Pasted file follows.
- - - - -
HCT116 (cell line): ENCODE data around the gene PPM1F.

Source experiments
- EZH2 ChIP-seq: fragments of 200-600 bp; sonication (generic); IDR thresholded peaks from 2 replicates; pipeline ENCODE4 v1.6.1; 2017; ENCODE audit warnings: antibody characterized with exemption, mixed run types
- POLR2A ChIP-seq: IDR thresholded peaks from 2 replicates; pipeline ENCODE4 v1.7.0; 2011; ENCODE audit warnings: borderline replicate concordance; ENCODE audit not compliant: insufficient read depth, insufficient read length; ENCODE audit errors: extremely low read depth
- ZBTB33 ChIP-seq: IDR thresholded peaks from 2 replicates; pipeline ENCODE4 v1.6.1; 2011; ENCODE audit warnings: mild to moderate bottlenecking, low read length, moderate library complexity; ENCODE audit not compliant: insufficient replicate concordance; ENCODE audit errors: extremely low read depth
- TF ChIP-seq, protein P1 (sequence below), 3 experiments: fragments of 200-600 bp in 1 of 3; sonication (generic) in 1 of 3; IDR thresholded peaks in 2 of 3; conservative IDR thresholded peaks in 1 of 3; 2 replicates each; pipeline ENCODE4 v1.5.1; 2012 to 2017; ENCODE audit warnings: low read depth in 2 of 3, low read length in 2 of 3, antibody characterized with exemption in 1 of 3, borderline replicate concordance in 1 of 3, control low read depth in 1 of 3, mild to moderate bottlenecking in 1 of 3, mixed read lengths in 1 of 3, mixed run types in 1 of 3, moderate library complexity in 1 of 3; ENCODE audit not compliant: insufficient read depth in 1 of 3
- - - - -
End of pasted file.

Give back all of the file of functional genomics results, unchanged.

HCT116 (cell line): ENCODE data around the gene PPM1F.

Source experiments
- EZH2 ChIP-seq: fragments of 200-600 bp; sonication (generic); IDR thresholded peaks from 2 replicates; pipeline ENCODE4 v1.6.1; 2017; ENCODE audit warnings: antibody characterized with exemption, mixed run types
- POLR2A ChIP-seq: IDR thresholded peaks from 2 replicates; pipeline ENCODE4 v1.7.0; 2011; ENCODE audit warnings: borderline replicate concordance; ENCODE audit not compliant: insufficient read depth, insufficient read length; ENCODE audit errors: extremely low read depth
- ZBTB33 ChIP-seq: IDR thresholded peaks from 2 replicates; pipeline ENCODE4 v1.6.1; 2011; ENCODE audit warnings: mild to moderate bottlenecking, low read length, moderate library complexity; ENCODE audit not compliant: insufficient replicate concordance; ENCODE audit errors: extremely low read depth
- TF ChIP-seq, protein P1 (sequence below), 3 experiments: fragments of 200-600 bp in 1 of 3; sonication (generic) in 1 of 3; IDR thresholded peaks in 2 of 3; conservative IDR thresholded peaks in 1 of 3; 2 replicates each; pipeline ENCODE4 v1.5.1; 2012 to 2017; ENCODE audit warnings: low read depth in 2 of 3, low read length in 2 of 3, antibody characterized with exemption in 1 of 3, borderline replicate concordance in 1 of 3, control low read depth in 1 of 3, mild to moderate bottlenecking in 1 of 3, mixed read lengths in 1 of 3, mixed run types in 1 of 3, moderate library complexity in 1 of 3; ENCODE audit not compliant: insufficient read depth in 1 of 3